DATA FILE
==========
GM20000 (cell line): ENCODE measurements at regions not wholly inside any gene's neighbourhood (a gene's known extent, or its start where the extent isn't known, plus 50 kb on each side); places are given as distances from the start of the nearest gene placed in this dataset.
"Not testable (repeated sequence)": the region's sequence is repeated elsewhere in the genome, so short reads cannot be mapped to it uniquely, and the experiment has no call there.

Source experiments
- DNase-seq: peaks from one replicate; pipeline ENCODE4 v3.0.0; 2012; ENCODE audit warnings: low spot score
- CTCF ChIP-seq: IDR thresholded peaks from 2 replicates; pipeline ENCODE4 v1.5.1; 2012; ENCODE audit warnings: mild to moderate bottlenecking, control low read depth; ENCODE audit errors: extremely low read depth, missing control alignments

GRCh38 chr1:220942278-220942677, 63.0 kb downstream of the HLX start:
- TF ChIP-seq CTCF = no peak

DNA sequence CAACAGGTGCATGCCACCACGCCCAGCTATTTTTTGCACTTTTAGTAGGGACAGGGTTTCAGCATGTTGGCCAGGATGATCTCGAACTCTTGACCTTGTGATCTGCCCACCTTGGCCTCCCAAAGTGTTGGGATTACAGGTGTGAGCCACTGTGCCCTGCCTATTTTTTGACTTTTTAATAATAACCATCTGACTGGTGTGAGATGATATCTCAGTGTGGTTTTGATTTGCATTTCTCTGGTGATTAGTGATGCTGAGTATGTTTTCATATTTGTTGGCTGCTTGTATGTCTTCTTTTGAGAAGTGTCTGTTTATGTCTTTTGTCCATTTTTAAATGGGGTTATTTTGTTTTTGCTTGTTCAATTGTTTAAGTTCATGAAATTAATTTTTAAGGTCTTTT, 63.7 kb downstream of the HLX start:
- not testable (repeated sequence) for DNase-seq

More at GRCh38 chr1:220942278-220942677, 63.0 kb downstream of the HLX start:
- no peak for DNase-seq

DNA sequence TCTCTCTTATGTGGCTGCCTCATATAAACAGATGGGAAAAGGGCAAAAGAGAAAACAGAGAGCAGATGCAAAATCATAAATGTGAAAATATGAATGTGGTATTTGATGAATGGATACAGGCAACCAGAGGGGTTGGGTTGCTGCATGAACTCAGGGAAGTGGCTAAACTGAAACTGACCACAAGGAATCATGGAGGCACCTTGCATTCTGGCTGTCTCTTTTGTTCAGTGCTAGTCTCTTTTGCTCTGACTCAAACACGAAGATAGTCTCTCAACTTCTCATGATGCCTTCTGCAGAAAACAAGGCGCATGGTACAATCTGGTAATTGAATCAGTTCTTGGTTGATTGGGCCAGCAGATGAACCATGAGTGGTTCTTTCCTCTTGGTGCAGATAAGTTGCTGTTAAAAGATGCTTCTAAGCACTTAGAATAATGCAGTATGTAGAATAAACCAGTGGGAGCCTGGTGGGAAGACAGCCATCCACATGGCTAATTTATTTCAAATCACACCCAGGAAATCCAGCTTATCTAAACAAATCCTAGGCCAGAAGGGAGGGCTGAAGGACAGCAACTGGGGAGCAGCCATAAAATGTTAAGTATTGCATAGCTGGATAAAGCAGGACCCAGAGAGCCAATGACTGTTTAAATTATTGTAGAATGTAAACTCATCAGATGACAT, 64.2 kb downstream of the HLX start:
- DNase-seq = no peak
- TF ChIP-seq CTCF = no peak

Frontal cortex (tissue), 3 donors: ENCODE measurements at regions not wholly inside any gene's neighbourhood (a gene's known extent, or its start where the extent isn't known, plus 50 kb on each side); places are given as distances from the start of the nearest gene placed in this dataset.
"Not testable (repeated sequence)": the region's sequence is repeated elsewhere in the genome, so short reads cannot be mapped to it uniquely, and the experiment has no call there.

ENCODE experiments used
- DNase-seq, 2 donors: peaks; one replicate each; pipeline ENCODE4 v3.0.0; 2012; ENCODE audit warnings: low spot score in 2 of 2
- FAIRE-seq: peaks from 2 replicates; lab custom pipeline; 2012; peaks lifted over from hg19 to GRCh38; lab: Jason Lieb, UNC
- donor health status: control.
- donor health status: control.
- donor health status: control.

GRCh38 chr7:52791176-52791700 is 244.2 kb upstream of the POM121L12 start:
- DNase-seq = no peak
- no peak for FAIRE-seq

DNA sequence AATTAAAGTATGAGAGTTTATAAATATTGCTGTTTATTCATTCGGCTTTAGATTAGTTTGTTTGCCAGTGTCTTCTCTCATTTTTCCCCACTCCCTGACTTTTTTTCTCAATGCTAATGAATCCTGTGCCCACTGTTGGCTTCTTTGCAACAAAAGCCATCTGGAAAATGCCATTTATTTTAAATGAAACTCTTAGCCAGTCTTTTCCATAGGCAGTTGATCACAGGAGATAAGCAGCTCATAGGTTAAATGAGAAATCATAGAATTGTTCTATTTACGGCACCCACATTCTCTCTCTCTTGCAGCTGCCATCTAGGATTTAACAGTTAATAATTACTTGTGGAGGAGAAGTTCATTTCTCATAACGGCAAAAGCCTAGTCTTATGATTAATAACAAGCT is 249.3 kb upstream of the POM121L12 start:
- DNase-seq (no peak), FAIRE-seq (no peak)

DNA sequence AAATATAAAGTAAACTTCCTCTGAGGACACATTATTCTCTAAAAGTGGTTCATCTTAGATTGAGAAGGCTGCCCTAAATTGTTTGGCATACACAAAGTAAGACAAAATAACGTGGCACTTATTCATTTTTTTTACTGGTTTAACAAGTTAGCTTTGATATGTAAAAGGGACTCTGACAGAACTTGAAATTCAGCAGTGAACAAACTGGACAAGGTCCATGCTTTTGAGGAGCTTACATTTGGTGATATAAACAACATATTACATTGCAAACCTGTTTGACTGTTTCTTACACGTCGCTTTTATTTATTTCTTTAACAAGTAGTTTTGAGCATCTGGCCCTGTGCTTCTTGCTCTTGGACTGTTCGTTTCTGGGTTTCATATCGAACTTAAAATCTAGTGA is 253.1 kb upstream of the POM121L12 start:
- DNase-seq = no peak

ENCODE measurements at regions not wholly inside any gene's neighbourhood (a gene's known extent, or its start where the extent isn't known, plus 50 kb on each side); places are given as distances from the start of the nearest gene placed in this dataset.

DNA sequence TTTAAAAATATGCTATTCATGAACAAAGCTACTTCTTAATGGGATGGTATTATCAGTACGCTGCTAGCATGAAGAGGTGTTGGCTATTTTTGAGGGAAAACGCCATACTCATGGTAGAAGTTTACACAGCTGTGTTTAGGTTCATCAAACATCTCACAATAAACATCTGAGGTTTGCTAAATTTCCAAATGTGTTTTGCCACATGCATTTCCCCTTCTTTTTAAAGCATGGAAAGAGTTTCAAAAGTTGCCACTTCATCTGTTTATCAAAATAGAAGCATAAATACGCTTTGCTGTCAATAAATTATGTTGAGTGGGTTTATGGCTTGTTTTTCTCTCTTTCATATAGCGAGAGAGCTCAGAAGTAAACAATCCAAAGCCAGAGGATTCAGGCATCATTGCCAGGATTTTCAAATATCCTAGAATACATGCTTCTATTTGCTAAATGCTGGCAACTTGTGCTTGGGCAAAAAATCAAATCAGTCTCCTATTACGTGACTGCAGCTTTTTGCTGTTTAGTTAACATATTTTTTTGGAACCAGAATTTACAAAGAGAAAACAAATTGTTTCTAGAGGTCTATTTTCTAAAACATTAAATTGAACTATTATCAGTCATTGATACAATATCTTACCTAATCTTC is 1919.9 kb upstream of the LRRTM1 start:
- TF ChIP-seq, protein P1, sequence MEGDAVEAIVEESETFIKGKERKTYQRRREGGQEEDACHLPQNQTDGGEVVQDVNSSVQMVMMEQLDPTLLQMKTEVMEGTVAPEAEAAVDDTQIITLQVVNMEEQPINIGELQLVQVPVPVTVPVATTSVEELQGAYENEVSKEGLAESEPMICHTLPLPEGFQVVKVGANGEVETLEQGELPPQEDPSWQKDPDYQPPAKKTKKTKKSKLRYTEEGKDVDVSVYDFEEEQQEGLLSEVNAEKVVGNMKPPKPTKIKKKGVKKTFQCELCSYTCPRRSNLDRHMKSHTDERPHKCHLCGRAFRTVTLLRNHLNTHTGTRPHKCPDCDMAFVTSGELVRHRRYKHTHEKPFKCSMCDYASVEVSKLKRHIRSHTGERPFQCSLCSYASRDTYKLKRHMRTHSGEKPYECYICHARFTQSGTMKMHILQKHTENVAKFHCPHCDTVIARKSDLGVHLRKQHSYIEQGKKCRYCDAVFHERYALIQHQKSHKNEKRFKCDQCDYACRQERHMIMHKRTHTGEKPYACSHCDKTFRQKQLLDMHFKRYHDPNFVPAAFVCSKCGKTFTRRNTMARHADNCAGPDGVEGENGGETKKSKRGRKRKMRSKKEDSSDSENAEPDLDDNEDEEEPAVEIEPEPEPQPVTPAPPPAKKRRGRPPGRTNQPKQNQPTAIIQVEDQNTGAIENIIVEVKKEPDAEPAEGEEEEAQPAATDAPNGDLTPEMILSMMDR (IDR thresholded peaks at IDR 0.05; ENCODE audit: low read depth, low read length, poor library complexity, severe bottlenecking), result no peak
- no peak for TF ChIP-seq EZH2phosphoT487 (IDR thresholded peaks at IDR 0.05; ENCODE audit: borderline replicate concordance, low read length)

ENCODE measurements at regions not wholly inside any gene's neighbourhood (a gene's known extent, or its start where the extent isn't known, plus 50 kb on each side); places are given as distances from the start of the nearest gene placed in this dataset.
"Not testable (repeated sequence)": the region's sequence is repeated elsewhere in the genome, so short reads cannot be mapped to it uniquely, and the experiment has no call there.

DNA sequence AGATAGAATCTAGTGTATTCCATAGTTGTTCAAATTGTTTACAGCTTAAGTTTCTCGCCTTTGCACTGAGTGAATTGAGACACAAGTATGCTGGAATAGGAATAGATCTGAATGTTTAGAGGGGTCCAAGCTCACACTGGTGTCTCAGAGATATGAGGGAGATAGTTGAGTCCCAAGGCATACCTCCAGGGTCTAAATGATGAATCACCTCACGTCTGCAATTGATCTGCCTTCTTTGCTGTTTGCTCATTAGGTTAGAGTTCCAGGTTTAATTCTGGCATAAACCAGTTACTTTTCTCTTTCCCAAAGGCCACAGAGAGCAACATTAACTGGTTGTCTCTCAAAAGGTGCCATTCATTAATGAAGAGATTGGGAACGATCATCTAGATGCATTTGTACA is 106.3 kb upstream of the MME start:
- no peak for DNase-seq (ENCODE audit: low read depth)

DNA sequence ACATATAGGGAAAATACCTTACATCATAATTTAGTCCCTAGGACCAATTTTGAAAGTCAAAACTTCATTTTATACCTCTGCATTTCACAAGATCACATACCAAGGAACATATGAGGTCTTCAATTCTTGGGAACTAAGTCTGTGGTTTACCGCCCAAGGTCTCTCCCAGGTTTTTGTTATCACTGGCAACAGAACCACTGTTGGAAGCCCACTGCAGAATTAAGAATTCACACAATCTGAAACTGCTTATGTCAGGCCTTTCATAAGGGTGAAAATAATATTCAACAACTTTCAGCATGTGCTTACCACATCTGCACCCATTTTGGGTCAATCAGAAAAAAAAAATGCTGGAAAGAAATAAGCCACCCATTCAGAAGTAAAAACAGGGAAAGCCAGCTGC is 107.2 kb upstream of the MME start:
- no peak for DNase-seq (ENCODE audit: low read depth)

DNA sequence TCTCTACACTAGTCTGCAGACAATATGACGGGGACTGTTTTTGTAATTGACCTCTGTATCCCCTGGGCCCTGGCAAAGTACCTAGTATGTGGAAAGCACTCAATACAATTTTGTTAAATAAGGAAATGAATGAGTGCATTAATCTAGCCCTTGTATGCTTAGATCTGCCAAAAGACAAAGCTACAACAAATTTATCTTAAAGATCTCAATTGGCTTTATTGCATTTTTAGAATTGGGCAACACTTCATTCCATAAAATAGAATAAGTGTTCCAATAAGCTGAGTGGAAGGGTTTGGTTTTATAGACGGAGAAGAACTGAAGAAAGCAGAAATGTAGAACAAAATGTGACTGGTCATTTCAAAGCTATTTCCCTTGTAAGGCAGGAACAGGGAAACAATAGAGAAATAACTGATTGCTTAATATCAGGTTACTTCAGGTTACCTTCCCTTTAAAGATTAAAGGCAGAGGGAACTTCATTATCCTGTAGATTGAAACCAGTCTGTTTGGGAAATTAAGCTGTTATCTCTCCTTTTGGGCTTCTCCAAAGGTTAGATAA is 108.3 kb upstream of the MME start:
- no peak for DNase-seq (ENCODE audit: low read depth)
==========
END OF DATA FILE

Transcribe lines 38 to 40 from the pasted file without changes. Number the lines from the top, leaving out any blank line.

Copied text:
DNA sequence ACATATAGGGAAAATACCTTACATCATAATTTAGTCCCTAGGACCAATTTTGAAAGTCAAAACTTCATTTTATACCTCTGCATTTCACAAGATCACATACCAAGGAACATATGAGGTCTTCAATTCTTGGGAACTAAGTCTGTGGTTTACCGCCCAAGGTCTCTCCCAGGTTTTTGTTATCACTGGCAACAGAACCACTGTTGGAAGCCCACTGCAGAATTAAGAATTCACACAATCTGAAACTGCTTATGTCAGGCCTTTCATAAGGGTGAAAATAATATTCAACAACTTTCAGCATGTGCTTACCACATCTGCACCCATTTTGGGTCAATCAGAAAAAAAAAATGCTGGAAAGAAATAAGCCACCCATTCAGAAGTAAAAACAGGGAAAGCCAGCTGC is 107.2 kb upstream of the MME start:
- no peak for DNase-seq (ENCODE audit: low read depth)

DNA sequence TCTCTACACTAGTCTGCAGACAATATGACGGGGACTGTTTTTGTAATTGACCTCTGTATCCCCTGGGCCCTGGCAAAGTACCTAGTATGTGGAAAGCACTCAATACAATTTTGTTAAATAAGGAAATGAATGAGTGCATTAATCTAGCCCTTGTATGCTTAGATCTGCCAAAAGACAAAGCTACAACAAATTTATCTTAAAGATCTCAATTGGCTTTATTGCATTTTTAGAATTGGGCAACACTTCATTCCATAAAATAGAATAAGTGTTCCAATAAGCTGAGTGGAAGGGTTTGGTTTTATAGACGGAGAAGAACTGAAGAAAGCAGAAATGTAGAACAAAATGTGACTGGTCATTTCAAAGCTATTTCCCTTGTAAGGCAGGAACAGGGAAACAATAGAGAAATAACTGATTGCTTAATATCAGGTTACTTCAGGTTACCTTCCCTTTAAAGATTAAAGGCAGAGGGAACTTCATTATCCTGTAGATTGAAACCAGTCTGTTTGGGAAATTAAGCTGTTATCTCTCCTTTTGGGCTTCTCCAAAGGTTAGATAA is 108.3 kb upstream of the MME start: